pasta fresca



as often as lately and since i have only very recently attained a beautiful pasta machine, an atlas no less, at close to 18 inch width, now there doesn't seem to pass a halfweek when i'm not deep into farina, eggs and the ten minute procedure of kneading that dough, eventually has me slurp silken pasta, hand cut to about the size of a fairish width noodle, a fettuccine of sorts. i start out with enough flour, half farina, half of plain bread, to work four eggs. my cuisinart cranks out an initial dough, though once it hangs together as in a lump, off it rolls onto the bread board and indeed i knead the slab for a fair ten minutes of push and heel, push and heel, till it is ever so smooth, firm, in no way sticky, but a gleamingly dense peck, shining like silk. i cut it in half, checking for bubbles, and press that half into a disk to feed through above atlas, its rollers set at schedule one. the initial roll is lumpy but with each crank it turns a smooth satiny stretch, as rollers narrow the patch to extend lengthwise, ultimately sizing the noodle. at schedule seven the strip is ready to be rolled as if a window shade, wound like a veil, go try and have any a german announce that. before rolling the fillet it needs to be flecked on both sides with a good amount of farina. my sharpest knife then cuts the roll into approximate fettuccine size slivers. unrolled these then will be cooked in a rolling boil of heavily salted spring water.


phew. if only you knew how hard it was to describe that simple noodling procedure. at any rate, i get better at it each time, practice does that for you. the pasta tonight was elegant, yes, just that. a lovely tomato sauce, from paste, butter and crème fraîche, a little sage, hot from the pan made those noodles slither and slurp off the turn, between spoon and fork, in that ancient italian way.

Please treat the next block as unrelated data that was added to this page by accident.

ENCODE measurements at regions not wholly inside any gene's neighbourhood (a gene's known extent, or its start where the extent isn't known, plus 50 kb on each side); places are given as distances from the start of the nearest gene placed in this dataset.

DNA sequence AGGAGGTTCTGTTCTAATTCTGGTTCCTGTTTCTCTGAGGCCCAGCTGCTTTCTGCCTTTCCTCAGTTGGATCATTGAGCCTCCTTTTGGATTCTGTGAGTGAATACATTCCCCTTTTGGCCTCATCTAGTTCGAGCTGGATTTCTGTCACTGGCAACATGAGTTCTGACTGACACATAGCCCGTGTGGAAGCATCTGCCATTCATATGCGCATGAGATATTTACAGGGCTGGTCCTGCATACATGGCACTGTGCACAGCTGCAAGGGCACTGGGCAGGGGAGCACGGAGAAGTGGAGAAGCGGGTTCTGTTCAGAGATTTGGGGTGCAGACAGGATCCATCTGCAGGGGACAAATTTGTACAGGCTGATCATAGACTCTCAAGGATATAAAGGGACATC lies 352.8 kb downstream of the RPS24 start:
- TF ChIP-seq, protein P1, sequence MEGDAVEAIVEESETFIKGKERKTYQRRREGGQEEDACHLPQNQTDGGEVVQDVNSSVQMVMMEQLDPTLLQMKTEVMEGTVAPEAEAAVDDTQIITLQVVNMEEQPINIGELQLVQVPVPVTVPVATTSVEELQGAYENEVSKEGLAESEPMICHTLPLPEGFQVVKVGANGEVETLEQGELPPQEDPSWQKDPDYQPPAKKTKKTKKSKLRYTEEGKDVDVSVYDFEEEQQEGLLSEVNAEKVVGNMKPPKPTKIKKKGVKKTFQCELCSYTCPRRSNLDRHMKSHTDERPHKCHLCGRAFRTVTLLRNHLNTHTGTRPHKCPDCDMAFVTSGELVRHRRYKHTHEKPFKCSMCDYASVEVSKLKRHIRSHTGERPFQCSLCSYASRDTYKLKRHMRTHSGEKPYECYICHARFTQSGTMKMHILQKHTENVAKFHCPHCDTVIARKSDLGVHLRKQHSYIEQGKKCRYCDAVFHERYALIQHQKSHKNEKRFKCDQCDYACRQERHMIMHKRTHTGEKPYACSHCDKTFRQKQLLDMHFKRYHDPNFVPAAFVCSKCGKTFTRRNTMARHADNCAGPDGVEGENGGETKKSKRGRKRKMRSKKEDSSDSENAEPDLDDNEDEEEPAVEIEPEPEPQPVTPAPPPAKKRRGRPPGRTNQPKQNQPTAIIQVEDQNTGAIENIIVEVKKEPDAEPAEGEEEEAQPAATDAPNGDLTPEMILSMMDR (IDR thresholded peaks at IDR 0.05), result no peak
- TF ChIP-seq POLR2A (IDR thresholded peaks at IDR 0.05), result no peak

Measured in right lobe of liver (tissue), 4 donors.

there is nothing essentially new about making and eating pasta, of course, yet a dish like this has brought simplicity back to my kitchen. fresh pasta changes my approach to sauces, a pat of good butter often serving so handily. it brings with it a gentle, delightful notion, one of a home made, hands on reality, unlike even the best store bought 'hard' versions. somewhat comparable, forgive me, to tea brewed from that flow-thru bag and one infused from lose leaf.
i do recommend that you go spend your dough on a pasta machine. the wide mouth atlas is the best far and beyond. its roller assembly allow many precise settings, number 8 being the finest. it also cuts perfectly narrow fettuccine, as well as wide tagliatelle. i do like the cutting with a knife though. the final pasta is never evenly perfect, more like hand made and that is precisely what i look for and enjoy.
fresh pasta is an occasion, an onset occurrence, one you'll never regret, and further, an event valued not only by yourself. any guest will at once pronounce you worthy a noodle genius. and if you're lucky, she'll smile gently, as she champions you to, senz'altro, lo stesso capo di cucina.